5 things to know about Keion Crossen

The cornerback comes from the same school as former Patriots wide receiver David Patten.

Western Carolina's Keion Crossen (left) attempts to make a tackle against North Carolina.
Western Carolina's Keion Crossen (left) attempts to make a tackle against North Carolina. –Lance King / Getty Images

The Patriots selected Keion Crossen, a cornerback from Western Carolina, in the seventh round (243rd overall) of the NFL Draft Saturday.

Crossen is listed at 5-foot-9, 178 pounds, but his athleticism and speed set him apart from many other players at his position.

Here are some things you need to know about the secondary sleeper.

Getting drafted out of Western Carolina isn’t common…

…but it is more common than you might think. Seven players had been drafted from WCU prior to this year, but Crossen was the first since 1994.

He was the only player chosen from the Southern Conference in 2018, though his teammate Detrez Newsome recently signed as a free agent with the Los Angeles Chargers.

If he does play for the Patriots, he won’t be the first WCU player to do so.

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Remember David Patten? The WCU product reeled in 165 passes in four seasons for the Patriots, spanning from 2001-2004, including a breakout 61-catch campaign in 2002.

Patten, who went undrafted, racked up 16 touchdown receptions with the Patriots en route to three Super Bowl titles. The wide receiver even hauled in the Patriots’ only offensive touchdown in their 20-17 win over the Rams.

He also became the sixth player in NFL history to run, catch, and throw for a touchdown in the same game back in 2001, showing versatility that the former returner and running back Crossen has a chance to emulate.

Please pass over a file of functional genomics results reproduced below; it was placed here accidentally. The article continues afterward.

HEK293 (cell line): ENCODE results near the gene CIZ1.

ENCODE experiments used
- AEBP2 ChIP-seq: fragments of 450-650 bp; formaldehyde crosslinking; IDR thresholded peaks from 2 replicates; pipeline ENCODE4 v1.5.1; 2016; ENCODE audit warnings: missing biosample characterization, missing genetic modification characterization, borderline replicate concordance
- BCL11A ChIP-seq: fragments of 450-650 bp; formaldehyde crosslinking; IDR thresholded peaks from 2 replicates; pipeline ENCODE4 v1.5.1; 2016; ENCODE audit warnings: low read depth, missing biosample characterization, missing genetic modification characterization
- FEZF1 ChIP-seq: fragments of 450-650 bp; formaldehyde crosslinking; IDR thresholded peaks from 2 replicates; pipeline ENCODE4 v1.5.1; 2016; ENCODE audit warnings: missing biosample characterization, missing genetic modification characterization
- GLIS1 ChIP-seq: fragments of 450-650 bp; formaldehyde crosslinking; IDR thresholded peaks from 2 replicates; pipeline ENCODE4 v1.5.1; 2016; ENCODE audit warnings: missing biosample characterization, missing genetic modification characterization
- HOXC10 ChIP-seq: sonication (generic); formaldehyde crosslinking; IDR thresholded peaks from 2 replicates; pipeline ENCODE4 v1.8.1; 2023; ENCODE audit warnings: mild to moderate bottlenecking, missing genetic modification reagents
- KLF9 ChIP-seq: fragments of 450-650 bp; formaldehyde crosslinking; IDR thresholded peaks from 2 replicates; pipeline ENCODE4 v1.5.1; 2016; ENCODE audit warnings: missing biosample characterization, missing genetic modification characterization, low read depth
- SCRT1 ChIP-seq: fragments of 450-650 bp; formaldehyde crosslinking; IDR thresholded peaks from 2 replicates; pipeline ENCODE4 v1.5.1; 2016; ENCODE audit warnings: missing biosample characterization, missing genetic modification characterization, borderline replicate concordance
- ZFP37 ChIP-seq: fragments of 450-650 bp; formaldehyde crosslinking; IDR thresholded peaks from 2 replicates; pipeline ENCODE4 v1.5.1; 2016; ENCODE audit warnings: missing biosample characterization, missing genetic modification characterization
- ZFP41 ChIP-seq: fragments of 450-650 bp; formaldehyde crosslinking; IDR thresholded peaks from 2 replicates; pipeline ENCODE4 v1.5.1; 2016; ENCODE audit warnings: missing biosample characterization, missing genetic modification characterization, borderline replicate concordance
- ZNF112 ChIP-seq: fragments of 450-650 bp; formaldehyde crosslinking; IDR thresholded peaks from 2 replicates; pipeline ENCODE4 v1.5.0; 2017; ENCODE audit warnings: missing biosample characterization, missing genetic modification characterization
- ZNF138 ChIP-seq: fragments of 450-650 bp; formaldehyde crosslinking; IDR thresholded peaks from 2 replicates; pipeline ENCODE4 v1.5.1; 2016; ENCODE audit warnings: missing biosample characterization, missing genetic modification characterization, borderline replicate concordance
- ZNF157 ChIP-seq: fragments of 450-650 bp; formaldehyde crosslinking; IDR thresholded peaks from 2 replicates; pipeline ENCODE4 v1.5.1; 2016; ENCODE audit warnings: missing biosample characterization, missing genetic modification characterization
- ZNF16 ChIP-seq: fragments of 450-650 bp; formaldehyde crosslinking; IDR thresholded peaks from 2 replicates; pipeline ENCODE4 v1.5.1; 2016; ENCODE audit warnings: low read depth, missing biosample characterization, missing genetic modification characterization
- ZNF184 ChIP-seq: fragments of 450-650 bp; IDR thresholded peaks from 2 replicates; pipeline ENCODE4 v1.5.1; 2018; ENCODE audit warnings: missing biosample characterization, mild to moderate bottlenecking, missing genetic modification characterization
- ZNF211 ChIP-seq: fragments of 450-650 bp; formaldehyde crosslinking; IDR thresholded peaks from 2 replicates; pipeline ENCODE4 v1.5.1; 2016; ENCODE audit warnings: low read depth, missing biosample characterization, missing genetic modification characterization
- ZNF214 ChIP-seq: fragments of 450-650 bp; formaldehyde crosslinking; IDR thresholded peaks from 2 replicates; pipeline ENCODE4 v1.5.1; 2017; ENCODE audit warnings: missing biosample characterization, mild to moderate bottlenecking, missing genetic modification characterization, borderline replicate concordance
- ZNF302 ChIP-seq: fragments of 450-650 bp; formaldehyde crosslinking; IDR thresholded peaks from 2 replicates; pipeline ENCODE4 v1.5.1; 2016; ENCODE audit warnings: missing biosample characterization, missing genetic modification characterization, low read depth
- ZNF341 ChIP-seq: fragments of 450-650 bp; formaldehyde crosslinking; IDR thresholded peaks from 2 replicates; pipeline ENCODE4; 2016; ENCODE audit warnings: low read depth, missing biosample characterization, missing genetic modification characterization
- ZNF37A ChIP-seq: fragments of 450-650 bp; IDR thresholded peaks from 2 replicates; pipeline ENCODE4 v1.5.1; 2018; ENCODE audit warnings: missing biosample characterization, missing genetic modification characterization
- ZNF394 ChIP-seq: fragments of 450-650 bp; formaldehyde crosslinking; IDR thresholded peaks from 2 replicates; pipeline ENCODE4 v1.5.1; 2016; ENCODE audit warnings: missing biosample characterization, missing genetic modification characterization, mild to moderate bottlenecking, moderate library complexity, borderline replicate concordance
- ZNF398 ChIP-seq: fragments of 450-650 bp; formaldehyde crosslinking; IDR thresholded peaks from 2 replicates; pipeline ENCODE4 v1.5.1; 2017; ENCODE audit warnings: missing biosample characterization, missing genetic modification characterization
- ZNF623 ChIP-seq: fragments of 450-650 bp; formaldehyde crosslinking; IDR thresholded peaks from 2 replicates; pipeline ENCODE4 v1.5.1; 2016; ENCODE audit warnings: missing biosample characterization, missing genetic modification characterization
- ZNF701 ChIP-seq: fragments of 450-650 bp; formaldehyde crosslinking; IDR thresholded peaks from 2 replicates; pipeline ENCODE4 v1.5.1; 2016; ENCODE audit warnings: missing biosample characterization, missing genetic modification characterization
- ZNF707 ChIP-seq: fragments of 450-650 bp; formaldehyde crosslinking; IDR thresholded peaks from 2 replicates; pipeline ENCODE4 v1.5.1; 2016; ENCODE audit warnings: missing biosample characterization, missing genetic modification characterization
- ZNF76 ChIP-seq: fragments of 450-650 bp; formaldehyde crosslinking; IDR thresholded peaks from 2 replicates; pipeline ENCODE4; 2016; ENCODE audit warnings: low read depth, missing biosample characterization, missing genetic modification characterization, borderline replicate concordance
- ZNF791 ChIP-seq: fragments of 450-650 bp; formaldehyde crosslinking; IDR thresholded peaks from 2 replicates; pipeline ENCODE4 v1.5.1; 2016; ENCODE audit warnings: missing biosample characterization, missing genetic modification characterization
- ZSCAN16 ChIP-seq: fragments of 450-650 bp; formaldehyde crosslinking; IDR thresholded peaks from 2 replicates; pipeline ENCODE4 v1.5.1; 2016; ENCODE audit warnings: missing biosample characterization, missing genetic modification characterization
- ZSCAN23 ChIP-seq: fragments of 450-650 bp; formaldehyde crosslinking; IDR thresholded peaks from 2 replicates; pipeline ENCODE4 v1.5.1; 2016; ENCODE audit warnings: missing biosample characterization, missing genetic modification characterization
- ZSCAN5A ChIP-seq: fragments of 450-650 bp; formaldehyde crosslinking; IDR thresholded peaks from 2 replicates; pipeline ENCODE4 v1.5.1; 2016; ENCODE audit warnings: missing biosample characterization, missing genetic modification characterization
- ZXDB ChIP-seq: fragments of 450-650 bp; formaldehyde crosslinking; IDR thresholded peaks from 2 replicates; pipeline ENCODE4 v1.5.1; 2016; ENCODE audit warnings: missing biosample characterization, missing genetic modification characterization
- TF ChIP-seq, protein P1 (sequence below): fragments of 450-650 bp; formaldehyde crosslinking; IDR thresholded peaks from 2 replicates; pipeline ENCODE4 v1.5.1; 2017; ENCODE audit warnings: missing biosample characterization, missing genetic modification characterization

Unsurprisingly, Crossen put up big numbers in college.

Crossen played in all 12 games as a freshman, racking up 17 tackles in his rookie campaign. The next year, he intercepted two passes, and his junior season he finished with 61 tackles and broke up seven passes.

As a senior, he bumped that number to 67 tackles, including 39 solo stops. He batted down a pass in the end zone on the final play against Samford, halting a 27-game winless drought against nationally ranked FCS competition.

Just how fast is he?

Obviously he’s a speedy guy, but how speedy are we talking here? He ran a 4.33-second 40-yard dash and was the SoCon champion in the 100-meter dash for the track team his junior year. He set a school record in the preliminary rounds with a time of 10:33.

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That came after a standout high school track career that saw him finish second in the state in the 400-meter dash.

He wasn’t invited to the NFL Combine.

He did attend a couple of Pro Days, though, and his 40 time would have put him near the top of the leaderboard at the Combine.

Crossen’s vertical (39.5) would have ranked second among cornerbacks, and his three-cone shuffle (6.67) and broad jump (10’11”) would have both been third.

He’s been defying expectations his whole life, and earning a spot on the Patriots is the next challenge.